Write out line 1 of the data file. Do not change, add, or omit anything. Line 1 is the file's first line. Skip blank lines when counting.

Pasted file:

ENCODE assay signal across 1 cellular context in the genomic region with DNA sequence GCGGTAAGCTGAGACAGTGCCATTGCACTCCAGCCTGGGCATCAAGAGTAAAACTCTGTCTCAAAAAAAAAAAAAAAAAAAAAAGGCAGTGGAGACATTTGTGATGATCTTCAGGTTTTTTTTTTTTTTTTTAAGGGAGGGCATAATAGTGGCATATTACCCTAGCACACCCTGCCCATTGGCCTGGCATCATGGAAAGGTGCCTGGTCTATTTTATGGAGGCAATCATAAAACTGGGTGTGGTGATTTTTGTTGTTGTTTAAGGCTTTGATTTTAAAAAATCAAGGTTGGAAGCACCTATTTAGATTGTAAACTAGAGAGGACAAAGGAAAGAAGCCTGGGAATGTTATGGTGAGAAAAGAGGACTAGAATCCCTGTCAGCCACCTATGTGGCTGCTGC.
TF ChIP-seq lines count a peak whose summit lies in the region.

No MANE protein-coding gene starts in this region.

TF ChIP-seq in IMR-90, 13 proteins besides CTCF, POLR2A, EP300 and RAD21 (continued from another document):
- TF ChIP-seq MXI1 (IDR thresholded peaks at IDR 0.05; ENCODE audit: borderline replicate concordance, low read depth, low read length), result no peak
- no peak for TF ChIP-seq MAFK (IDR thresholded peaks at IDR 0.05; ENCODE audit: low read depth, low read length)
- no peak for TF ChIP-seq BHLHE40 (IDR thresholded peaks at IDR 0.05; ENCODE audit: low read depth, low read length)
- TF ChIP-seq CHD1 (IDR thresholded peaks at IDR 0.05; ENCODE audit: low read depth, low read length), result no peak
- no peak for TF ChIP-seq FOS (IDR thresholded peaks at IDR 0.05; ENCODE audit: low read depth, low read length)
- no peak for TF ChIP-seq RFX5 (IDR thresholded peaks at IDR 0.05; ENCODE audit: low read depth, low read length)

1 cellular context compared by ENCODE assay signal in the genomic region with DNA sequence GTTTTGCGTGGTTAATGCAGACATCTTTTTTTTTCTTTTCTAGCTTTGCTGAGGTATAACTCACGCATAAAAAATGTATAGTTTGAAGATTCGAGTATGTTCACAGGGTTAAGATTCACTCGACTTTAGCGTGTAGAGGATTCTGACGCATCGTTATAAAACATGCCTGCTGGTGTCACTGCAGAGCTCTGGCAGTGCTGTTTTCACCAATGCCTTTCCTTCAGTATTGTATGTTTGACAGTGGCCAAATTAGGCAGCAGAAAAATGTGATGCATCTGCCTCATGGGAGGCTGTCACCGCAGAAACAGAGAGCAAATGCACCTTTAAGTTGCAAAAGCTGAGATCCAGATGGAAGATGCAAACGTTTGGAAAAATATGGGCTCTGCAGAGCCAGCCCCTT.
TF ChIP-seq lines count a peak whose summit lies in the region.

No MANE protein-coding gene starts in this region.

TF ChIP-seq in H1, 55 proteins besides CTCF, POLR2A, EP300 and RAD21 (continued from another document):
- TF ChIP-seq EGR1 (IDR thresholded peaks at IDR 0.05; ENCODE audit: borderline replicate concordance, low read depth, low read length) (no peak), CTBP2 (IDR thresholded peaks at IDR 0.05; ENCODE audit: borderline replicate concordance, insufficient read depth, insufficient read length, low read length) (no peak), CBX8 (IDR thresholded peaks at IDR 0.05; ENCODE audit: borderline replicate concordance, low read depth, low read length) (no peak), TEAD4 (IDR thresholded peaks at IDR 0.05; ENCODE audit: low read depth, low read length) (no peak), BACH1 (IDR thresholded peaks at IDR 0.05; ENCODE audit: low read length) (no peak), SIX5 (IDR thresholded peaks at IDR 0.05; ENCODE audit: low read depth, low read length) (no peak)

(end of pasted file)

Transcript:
ENCODE assay signal across 1 cellular context in the genomic region with DNA sequence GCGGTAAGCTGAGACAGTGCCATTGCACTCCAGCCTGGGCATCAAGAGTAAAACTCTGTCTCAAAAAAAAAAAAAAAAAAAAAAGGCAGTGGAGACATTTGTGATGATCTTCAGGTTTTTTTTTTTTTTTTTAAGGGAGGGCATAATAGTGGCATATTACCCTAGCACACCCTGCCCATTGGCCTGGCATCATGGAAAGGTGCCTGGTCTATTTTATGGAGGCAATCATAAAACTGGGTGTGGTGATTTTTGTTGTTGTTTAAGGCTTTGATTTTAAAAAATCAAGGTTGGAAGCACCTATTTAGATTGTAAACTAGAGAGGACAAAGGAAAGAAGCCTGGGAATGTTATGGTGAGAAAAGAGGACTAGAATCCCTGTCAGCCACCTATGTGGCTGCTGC.